West Midlands MEP James Carver is voting in the European Parliament in Strasbourg tomorrow against new digital copyright rules, which he fears will censor online speech.
The proposed directive claims to be an attempt to ensure fair pay for authors, artists and journalists but critics believe, in reality, it will solidify the dominance of internet giants at the cost of users, free expression and entrepreneurs.
It will require anyone who uses snippets or links of online journalistic content to first get a licence from the publishers and orders internet platforms to implement automated filtering systems to identify copyright content.
But with the onus on internet platforms to screen content it would mean any uploads are deemed “guilty of copyright infringement until proved innocent” and the platforms would have to compare the content to a vast, though likely incomplete, copyright database. The substantial costs of compliance would kill start-ups, limit freedom of expression and harm unintended targets such as Wikipedia.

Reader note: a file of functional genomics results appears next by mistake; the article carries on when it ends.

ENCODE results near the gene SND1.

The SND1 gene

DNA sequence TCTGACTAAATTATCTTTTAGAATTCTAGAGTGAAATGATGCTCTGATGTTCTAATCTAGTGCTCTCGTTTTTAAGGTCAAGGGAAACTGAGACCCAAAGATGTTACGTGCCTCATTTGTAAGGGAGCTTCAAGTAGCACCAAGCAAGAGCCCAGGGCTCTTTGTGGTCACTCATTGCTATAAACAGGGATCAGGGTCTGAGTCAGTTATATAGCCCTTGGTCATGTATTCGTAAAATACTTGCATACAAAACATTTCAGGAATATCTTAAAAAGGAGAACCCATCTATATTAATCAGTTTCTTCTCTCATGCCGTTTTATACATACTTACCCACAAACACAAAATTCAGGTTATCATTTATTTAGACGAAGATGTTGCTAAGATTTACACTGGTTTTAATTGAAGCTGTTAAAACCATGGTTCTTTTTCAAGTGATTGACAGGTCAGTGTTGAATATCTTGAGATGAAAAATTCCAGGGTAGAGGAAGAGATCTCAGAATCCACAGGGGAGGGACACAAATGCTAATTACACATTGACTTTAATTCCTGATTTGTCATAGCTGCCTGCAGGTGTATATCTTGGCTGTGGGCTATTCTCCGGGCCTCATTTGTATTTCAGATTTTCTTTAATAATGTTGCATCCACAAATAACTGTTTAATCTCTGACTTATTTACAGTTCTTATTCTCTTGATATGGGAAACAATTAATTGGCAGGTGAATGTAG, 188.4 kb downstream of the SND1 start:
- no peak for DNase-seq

Italian Wikipedia has blocked readers from its pages in protest displaying instead its editors’ fears that the rules could put an end to memes and remixes and require platforms to pay for linking to news. They warn Wikipedia itself would be at risk of closing.
Mr Carver, the region’s independent Euro MP, said: “The intentions of the directive to modernise copyright law are laudable but sadly, what is proposed, is ill-conceived.
“It will give huge power to automated ‘bots’ which will crawl through and delete content - including legitimate content - from the internet.
“This is fundamentally unfair and will give huge power to the big tech companies whilst harming small business. That’s so typical of the European Union - I’m glad we’re leaving, and let’s hope this legislation, if finally approved uncahnged, gets added to the list of things we repeal once we’re out.”